The selections themselves date from the early part of Veracini’s lengthy and distinguished career. The Sonata VI in A Minor was composed in 1716 in Venice, and was written under the dual influence of Corelli and the emerging
mode. From the perspective of his subsequent career, however, it’s interesting to note the introduction of supporting contrapuntal elements in the final pair of movements. The overtures are part of a set of six preserved in manuscript that supposedly all date from the same period, though they demonstrate an internal stylistic disparity. Of the two included on this album, that in F Major is largely homophonic, though with a quasi-French overture and a
sarabande, while the G-Minor Overture emphasizes contrapuntal procedures in its fast movements, and concludes with a curiously mock-somber minuet
The Violin Concerto in A Major was published in Amsterdam two to three years later, while Veracini was pursuing his contentious career in Dresden. It displays both his intimate knowledge of Vivaldi’s compositional style, and his own great facility in performance. The Sonata VII in A Major, published in Dresden in 1721, shows the influence of the German composers at Prince Elector Friedrich August’s court, where Heinichen, Pisendel, and Zelenka, among others, composed, performed, and competed. Contrapuntal procedures are more prominent, especially in the concluding Allegro’s furious, toccata-like figurations.
The halted series with Martini/Accademia I Filarmonici (Naxos 8.553412; 8.553413) has already been mentioned, and it provides a moderate contrast with Guglielmo/L’Arte dell’Arco. Tempos are a shade more relaxed on Martini than Guglielmo, though both are reasonably varied, while avoiding extremes. Martini as soloist is a bit more flexible in his phrasing. He also employs some performance practices that are thought of as modern—such as taking the figurations in his initial cadenza entry into the concerto’s first movement slightly faster than the tempo established by the orchestra—though this is by no means an indication that the same couldn’t have held true during the Baroque. Guglielmo in general is more square to the bar throughout, though in the specific example above, he lengthens the first note of each figuration slightly and emphasizes it. His performance style also provides an instance in miniature of phrasing characteristics used by his small orchestra: While they lack the sheer heft of Martini’s group or the explosive “chuff” that Göebel/Musica Antiqua Cologne (Archiv 439 937; 447 644) bring to the beginning of many phrases in fast sections, L’Arte dell’Arco applies heavy accents tellingly to score its points.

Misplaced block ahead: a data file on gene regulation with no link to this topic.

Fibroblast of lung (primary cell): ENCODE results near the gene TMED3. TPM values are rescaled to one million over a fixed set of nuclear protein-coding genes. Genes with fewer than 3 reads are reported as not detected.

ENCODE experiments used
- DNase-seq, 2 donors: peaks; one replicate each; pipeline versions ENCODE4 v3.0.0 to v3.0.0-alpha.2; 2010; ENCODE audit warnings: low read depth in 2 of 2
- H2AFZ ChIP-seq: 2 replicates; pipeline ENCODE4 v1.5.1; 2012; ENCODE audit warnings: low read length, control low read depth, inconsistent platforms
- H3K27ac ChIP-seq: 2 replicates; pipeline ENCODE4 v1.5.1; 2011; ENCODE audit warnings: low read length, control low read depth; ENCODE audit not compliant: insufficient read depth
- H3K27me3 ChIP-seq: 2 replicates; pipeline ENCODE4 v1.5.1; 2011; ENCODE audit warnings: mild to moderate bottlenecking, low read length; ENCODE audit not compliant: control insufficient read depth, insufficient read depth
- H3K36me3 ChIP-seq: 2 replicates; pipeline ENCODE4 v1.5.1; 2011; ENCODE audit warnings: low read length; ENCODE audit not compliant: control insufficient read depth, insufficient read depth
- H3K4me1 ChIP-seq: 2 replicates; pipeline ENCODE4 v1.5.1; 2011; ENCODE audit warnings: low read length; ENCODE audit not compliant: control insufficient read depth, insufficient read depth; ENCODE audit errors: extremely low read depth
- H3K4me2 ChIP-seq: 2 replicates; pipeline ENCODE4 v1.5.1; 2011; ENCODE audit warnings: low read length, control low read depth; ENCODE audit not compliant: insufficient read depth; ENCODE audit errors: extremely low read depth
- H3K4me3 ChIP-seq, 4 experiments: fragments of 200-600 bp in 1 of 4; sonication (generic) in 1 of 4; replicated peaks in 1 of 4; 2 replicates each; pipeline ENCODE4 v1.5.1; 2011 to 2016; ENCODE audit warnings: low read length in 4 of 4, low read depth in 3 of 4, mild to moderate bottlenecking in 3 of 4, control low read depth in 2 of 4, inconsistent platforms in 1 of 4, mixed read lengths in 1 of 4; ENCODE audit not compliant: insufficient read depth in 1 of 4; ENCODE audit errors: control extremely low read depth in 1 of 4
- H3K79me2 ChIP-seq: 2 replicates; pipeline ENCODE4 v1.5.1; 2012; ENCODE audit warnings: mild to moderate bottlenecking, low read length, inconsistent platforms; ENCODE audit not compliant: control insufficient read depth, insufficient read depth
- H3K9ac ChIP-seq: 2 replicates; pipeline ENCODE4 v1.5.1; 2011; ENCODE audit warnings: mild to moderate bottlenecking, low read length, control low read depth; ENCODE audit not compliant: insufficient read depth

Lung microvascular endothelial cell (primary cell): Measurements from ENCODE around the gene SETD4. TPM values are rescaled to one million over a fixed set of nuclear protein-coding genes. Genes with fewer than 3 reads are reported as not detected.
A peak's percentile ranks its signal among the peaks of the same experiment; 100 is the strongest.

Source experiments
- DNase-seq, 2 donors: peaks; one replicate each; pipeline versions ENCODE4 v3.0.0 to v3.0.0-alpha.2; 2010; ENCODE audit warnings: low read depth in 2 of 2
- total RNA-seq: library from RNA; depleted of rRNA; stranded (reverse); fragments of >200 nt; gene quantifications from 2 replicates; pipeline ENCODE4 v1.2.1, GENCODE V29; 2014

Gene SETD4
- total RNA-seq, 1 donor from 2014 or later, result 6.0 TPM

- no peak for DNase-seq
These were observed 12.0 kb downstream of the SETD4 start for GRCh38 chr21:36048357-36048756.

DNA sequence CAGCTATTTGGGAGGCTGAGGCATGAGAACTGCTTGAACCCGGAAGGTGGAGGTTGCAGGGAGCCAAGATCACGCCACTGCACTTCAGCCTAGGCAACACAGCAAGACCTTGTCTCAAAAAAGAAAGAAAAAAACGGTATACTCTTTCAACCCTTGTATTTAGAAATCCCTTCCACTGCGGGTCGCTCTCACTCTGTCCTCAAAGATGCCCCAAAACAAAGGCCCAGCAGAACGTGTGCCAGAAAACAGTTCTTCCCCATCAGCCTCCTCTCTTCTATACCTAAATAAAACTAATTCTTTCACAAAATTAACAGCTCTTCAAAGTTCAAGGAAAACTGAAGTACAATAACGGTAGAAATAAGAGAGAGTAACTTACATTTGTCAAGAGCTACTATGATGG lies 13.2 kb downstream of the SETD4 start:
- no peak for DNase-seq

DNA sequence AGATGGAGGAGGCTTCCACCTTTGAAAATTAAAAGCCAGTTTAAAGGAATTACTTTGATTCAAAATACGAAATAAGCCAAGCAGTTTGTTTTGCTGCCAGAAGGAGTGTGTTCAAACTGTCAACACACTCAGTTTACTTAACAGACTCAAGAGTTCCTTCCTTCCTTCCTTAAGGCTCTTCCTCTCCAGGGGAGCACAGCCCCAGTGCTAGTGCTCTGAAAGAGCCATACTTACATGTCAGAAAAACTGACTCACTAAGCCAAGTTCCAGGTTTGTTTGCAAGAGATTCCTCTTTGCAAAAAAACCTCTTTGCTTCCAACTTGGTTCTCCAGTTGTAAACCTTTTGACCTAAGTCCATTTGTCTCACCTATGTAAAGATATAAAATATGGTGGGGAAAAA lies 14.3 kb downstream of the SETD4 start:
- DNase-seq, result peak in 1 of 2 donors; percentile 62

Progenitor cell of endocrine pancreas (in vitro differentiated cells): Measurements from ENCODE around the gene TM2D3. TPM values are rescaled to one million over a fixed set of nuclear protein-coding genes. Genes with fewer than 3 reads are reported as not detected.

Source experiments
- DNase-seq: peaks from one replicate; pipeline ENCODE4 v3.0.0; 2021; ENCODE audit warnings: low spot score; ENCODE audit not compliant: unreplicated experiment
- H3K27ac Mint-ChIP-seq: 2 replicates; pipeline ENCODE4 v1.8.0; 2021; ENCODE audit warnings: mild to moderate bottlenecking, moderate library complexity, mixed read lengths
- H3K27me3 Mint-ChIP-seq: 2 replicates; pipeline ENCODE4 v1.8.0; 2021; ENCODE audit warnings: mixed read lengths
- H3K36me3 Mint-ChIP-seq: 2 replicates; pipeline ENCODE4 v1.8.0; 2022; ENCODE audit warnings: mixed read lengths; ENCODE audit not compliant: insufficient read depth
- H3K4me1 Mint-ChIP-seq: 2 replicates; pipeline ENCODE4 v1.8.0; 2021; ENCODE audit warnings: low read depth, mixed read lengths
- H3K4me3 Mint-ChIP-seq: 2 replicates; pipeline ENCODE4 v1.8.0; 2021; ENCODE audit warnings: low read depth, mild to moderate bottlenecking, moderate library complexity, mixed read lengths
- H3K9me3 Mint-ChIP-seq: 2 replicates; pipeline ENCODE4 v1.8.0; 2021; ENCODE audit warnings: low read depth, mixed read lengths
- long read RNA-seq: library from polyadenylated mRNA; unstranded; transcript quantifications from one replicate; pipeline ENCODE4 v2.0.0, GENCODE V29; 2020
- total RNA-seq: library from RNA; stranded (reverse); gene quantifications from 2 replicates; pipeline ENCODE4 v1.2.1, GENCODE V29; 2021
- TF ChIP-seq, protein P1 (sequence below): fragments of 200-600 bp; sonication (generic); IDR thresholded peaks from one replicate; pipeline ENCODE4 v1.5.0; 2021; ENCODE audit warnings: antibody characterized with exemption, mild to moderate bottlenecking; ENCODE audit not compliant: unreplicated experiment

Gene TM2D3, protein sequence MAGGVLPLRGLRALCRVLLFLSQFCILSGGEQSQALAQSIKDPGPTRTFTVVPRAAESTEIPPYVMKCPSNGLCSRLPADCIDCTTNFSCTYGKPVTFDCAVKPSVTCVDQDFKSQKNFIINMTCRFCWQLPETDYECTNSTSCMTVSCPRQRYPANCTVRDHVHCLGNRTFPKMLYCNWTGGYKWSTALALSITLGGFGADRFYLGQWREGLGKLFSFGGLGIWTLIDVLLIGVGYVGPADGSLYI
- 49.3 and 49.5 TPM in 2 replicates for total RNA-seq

Make no mistake, this orchestra seems lighter in timbre compared to the others. It lists 17 members, of whom eight are violinists, while only three (cello, violone, theorbo) provide bass support. The sound spread is thus particularly weighted to the bright side of the scale, more so than in Musica Antiqua Cologne or Accademia I Filarmonici. This is no disadvantage, though it may strike listeners familiar with a different instrumental balance as initially peculiar. Guglielmo has no hesitancy in reducing the bass line still further for effect on occasion. In the aforementioned sarabande of the Overture II the bass line is given to the cello, alone, and the result is an almost chamber-like intimacy. Whether this is authentic or not can be argued for years to come, but it works in context.
Guglielmo’s technique is good, and he has a generous tone with plenty of color (including the occasional fast vibrato) to make for the occasional glancing note. His orchestra need not take lessons in blending or unison playing from anyone. Sound is well forward. If these performances were less fine, the draw of the series would still be there. As it is, this is an auspicious cornerstone to build upon.
FANFARE: Barry Brenesal
Works on This Recording
Overture no 2 in F major by Francesco Maria Veracini
Written: 1716; Venice, Italy
Concerto in A major by Francesco Maria Veracini
Overture no 6 in B flat major by Francesco Maria Veracini
Written: 1716; Venice, Italy